It is accordingly an object of the present invention to provide a powder metallurgy produced high-speed steel article useful for the production of gear cutting tools, such as hobs and other tooling applications requiring high wear resistance. The material shall be capable of attaining and maintaining high hardness at the elevated temperatures anticipated in carbide cutting tool applications and yet have the benefit of high-speed steels from the standpoint of toughness and machinability.

SUMMARY OF THE INVENTION

The invention relates generally to a powder metallurgy produced high-speed steel article of compacted high-speed steel powder particles. The steel consists essentially of, in weight percent, 2.4 to 3.9 carbon, up to 0.8 manganese, up to 0.8 silicon, 3.75 to 4.75 chromium, 9.0 to 11.5 tungsten, 4.75 to 10.75 molybdenum, 4.0 to 10.0 vanadium, and 8.5 to 16.0 cobalt, with 2.0 to 4.0 niobium being selectively present, and the balance iron and incidental impurities.

The following are preferred and more preferred high-speed steel compositions, in weight percent, in accordance with the invention:

__________________________________________________________________________Alloy No. 1       Alloy No. 2 Alloy No. 3       More        More        More  Composition Preferred Preferred Preferred Preferred Preferred Preferred__________________________________________________________________________C     2.60-3.50       3.00-3.30             2.40-3.20                   2.90-3.10                         2.90-3.90                               3.20-3.60  Mn Max. 0.8 Max. 0.5 Max. 0.8 Max. 0.5 Max. 0.8 Max. 0.5  Si Max. 0.8 Max. 0.5 Max. 0.8 Max. 0.5 Max. 0.8 Max. 0.5  Cr 3.75-4.75 4.2-4.6 3.75-4.50 3.90-4.20 3.75-4.50 3.90-4.20  W  9.0-11.5 10.5-11    9.75-10.75   10-10.5  9.50-11.00 10.00-10.50                                Mo  9.50-10.75 10.00-10.50 6.75-8.25                               7.25-7.75 4.75-6.00 5.00-5.50                                V 4.0-6.0   5-5.5 5.0-7.0   6-6.5                               8.50-10.00 9.00-9.50  Nb 2.0-4.0 2.8-3.2 -- -- -- --  Co 14.00-16.00 14.50-15.00 13.00-15.00   14-14.5  8.50-10.00 9.00-9.50__________________________________________________________________________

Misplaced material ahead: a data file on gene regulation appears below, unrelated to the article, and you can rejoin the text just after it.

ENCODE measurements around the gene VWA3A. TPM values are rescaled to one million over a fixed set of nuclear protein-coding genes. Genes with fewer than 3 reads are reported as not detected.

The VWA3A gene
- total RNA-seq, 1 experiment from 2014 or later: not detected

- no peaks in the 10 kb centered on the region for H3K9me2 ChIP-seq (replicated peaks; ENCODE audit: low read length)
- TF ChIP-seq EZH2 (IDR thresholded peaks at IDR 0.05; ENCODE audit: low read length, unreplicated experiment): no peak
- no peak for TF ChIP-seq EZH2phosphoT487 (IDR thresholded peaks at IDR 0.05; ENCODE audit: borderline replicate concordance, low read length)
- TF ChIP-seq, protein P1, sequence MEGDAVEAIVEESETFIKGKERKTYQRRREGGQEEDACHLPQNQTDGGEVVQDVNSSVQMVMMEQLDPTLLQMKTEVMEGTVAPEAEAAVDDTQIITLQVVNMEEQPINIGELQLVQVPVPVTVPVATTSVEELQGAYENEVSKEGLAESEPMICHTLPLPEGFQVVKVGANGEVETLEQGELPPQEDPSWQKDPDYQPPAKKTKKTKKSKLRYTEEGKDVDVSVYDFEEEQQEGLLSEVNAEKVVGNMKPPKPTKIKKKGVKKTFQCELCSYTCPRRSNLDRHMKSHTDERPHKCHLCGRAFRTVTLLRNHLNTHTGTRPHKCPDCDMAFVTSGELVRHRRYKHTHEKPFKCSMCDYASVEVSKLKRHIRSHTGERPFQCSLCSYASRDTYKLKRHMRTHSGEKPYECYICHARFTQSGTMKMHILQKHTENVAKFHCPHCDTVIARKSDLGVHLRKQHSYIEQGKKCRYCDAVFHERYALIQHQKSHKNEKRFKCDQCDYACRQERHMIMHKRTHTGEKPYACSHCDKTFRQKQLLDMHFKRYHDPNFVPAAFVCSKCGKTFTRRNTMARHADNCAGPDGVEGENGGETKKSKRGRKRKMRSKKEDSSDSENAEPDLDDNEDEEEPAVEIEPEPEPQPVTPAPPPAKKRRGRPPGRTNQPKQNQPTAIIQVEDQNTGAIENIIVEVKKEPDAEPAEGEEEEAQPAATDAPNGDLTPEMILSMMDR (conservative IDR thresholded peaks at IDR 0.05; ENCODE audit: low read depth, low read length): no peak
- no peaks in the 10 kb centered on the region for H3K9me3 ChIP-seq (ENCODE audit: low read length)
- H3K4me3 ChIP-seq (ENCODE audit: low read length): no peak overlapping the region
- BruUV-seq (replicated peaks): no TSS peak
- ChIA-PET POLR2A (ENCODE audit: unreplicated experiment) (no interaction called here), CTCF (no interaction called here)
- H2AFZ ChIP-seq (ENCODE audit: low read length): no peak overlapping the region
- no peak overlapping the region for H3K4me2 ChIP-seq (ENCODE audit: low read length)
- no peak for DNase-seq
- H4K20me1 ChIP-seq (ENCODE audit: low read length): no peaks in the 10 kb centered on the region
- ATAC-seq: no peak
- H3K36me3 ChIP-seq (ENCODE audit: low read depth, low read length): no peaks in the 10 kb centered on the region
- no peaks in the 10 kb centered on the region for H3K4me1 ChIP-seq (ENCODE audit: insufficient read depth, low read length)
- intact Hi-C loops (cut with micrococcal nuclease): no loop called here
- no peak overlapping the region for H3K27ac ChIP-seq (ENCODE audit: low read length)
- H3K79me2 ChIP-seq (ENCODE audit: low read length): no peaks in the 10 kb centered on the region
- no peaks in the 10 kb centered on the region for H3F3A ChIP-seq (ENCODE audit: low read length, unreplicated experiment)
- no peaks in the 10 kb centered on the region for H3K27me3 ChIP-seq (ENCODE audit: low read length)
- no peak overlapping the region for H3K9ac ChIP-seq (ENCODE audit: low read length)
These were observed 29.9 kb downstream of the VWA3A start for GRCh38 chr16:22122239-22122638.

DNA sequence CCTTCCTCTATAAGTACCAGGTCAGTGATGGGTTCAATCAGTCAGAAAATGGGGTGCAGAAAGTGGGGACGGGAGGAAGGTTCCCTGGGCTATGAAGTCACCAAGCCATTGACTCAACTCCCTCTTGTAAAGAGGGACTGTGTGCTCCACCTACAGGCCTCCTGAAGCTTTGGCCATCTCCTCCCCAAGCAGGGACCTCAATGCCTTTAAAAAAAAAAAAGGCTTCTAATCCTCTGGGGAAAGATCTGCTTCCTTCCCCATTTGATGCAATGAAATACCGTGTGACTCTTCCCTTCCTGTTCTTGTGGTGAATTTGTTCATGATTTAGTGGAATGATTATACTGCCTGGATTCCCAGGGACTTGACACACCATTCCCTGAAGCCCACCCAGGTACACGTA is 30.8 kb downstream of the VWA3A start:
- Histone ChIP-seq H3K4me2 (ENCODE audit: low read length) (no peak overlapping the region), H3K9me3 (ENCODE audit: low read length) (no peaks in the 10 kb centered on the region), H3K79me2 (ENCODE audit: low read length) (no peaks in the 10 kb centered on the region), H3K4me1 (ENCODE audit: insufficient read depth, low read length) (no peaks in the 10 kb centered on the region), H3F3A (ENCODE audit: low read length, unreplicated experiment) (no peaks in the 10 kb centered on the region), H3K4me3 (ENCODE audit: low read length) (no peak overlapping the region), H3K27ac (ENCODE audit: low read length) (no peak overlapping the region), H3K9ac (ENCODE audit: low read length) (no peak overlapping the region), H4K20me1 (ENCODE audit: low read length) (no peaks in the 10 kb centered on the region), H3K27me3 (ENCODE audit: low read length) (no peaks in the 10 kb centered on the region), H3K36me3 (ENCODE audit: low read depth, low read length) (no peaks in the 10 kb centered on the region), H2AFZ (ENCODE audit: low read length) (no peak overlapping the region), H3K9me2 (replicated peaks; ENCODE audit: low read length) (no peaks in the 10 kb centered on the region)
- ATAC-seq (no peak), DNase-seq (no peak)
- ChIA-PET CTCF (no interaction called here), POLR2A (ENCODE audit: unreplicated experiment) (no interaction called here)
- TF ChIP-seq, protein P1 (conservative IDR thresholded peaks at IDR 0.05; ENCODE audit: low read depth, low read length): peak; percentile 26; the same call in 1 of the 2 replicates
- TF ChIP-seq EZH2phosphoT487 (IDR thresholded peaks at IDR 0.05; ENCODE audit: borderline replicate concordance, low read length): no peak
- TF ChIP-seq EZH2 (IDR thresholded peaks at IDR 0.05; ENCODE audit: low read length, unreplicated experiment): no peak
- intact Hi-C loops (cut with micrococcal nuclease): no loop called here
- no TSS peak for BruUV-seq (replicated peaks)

The article in accordance with the invention may have a minimum hardness of 70 Rc in the as-quenched and tempered condition and preferably a minimum hardness of 61 Rc after tempering at 1200 F. Preferably, the minimum hardness in the as-quenched and tempered condition may be 72 Rc. Preferably, the hardness after tempering at 1200 F. may be 63 Rc.

The article in accordance with the invention may be in the form a gear cutting tool, such as a hob, or a surface coating on a substrate.

BRIEF DESCRIPTION OF THE DRAWINGS

FIG. 1 is a graph showing the tempering response of alloys in accordance with the invention compared to conventional powder-metallurgy produced alloys; and

FIG. 2 is a graph showing the hot hardness of alloys in accordance with the invention compared to conventional powder-metallurgy produced alloys.

DESCRIPTION OF THE PREFERRED EMBODIMENTS

By way of demonstration of the invention, powder metallurgy produced articles for testing were produced with the alloy compositions, in weight percent, set forth in Table 1.